JERUSALEM, Dec. 10 (Xinhua) -- Israeli researchers have developed a method for removing dust from solar panels using nanowires, the Ben Gurion University (BGU) in southern Israel reported Tuesday.
In a study published in the journal Langmuir, an Israeli team took a cue from the self-cleaning properties of the lotus leaf, shedding light on microscopic forces and mechanisms that can be optimized to remove the dust, maintaining efficiency and light absorption.
Dust adhesion on solar panels is a major challenge to energy harvesting through photovoltaic cells, and new solutions are necessary to maintain maximum collection efficiency in high dust density areas, especially deserts.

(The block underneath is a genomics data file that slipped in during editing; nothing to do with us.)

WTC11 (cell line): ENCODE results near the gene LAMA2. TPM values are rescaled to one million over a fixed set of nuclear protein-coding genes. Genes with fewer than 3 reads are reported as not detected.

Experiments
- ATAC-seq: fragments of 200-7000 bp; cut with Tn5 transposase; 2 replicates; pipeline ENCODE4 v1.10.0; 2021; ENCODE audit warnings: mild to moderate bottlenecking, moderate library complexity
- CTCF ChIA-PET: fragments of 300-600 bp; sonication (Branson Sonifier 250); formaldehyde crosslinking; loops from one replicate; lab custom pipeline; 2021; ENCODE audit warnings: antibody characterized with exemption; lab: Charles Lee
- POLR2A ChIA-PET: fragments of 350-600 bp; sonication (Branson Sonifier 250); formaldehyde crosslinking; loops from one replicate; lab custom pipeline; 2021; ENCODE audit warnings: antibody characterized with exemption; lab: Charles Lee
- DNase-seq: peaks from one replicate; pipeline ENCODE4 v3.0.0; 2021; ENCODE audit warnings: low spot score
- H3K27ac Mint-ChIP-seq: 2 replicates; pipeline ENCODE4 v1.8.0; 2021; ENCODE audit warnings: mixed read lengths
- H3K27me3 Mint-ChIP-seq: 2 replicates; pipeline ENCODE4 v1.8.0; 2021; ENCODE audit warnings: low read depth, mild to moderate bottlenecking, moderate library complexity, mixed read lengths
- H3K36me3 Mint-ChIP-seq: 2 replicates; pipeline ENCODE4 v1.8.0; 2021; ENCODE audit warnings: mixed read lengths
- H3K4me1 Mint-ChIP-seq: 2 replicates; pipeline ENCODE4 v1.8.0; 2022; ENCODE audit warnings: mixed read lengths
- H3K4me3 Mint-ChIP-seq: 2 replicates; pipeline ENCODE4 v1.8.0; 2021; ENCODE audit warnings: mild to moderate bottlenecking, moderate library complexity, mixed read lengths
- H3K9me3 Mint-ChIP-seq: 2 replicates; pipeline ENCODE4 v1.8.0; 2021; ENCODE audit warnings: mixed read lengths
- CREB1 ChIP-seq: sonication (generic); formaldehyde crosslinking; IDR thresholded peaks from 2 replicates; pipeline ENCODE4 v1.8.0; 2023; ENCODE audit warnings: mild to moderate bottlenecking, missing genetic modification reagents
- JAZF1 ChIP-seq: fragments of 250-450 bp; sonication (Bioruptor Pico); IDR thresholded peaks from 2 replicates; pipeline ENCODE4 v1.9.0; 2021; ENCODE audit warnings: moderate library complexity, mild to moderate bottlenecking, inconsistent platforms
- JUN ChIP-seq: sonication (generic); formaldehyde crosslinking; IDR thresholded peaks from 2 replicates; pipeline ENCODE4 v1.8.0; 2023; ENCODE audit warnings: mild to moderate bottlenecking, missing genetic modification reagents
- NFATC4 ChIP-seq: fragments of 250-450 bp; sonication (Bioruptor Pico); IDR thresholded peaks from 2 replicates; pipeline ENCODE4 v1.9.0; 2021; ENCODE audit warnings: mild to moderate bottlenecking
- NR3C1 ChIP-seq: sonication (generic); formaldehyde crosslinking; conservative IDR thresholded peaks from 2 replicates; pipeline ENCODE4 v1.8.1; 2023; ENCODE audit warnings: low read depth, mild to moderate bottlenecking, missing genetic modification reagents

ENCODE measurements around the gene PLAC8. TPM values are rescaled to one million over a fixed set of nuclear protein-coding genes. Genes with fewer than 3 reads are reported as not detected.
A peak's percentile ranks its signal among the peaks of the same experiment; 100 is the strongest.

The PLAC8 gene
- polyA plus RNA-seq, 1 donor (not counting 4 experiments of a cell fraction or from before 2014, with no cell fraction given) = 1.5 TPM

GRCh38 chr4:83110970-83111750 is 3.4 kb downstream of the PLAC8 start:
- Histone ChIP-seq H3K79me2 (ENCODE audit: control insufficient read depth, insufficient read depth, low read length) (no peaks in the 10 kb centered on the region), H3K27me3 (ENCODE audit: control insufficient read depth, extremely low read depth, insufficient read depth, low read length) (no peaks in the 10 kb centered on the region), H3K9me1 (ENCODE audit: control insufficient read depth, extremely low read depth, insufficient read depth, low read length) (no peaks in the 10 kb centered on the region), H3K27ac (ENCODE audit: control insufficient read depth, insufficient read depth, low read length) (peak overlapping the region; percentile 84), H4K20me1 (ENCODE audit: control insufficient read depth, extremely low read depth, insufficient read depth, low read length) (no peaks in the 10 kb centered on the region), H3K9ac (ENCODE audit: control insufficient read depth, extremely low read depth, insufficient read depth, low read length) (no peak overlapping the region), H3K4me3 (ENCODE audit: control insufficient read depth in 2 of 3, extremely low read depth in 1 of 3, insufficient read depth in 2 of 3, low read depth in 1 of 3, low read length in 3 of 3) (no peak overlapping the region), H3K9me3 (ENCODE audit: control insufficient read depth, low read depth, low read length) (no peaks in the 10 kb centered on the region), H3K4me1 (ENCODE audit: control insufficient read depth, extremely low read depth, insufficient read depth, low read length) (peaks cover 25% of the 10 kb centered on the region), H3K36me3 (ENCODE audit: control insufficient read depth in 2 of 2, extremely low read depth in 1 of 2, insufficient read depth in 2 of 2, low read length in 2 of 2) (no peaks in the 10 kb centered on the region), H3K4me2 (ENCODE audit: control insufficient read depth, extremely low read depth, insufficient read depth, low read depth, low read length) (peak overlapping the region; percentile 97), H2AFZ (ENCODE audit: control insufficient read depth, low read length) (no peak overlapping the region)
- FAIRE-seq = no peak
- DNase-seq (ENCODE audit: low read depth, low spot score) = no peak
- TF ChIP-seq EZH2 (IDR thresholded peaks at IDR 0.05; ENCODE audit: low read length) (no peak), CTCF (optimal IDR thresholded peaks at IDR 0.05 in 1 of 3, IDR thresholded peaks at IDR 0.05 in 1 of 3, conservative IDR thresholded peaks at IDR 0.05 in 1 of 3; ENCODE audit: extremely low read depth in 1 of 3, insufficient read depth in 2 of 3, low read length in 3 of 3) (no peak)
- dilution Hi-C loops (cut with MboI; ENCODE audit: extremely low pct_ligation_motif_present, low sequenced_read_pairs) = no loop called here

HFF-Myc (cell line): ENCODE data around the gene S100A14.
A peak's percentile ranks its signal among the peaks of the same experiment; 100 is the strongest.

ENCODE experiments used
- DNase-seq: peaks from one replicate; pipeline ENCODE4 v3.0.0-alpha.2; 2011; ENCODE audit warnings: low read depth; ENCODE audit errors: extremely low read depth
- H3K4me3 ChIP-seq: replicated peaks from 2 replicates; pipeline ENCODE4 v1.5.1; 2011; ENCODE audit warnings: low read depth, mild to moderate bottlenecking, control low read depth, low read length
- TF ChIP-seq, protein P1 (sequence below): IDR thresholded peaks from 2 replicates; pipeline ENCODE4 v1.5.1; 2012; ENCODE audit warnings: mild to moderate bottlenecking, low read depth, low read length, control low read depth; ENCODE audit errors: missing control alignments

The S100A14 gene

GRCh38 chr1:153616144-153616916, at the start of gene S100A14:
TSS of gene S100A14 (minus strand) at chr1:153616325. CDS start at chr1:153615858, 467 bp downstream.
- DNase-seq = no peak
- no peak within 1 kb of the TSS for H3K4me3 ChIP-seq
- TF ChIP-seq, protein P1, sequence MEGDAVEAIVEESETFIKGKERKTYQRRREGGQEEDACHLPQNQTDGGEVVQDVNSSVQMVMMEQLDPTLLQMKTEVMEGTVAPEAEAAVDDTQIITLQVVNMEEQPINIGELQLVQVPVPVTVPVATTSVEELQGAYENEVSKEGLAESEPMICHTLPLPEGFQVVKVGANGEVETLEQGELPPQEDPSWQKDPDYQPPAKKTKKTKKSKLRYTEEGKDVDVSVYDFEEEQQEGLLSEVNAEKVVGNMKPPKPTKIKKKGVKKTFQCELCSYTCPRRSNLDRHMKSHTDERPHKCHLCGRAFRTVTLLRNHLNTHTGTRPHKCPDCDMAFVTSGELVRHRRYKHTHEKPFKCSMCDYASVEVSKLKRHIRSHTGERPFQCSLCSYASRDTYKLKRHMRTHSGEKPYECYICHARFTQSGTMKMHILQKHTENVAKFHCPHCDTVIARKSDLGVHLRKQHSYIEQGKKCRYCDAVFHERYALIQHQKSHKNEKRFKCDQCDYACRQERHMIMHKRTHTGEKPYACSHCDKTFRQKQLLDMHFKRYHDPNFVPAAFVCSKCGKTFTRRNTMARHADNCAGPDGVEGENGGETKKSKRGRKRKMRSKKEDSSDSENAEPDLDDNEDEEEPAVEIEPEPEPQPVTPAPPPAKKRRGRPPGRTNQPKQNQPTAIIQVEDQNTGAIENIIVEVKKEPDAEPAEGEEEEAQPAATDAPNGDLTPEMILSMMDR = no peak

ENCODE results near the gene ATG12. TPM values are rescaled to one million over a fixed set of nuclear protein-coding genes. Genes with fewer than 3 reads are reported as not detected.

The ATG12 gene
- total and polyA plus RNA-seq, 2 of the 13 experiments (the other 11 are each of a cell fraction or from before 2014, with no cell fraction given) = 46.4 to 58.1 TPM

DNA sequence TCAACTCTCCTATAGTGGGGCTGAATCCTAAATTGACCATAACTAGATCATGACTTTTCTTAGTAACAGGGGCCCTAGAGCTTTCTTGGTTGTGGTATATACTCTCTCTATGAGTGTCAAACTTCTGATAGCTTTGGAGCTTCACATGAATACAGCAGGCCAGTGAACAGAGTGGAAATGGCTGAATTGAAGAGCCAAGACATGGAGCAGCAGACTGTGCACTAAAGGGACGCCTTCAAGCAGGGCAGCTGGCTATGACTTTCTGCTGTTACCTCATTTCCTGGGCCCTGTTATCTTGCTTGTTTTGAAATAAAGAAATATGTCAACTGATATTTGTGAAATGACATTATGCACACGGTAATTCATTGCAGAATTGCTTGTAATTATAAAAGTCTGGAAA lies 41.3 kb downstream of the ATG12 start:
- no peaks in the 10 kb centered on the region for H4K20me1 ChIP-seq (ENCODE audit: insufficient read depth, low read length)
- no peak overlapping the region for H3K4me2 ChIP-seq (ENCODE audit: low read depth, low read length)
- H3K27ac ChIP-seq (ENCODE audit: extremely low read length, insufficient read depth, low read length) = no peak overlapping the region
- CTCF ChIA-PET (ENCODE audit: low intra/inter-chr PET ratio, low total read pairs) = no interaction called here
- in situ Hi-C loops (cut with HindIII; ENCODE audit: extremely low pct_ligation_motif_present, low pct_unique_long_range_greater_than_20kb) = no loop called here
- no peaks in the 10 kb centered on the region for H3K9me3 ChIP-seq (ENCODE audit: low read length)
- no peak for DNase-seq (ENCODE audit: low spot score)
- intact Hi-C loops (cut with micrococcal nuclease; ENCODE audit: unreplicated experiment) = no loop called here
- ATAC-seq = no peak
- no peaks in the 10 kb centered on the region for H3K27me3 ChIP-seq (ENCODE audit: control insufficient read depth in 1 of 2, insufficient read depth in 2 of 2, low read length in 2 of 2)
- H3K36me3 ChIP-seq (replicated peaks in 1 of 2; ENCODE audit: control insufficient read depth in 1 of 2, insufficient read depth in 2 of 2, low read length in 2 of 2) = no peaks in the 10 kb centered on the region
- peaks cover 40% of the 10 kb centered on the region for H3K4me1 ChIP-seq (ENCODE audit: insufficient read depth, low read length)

The Israeli researchers confirmed that modifying the surface properties of solar panels could greatly reduce the amount of dust remains.
In nature, the lotus leaf remains dust and pathogen free due to its nanotextured surface, and a thin wax, hydrophobic coating that repels water.
Thus, the researchers explored the effect of modifying a silicon substrate (Si), a semiconductor used in photovoltaic cells, to mimic the leaf's self-cleaning, as water rolls down the leaves and removes contamination.
To shed light on these forces and the effect of nanotexture on them, the researchers prepared four silicon-based samples relevant to solar panels.
It was found that particle removal was 98 percent on one of the samples - the super-hydrophobic Si-based nanotextured surface.
"We determined that the reason for the increased particle removal is not low friction between the droplets and the super-hydrophobic surfaces, rather it is the increase of forces that can detach particles from the surfaces," the researchers explained.
These experimental methods can be implemented to engineer self-cleaning surfaces exhibiting different chemistries or textures, they added.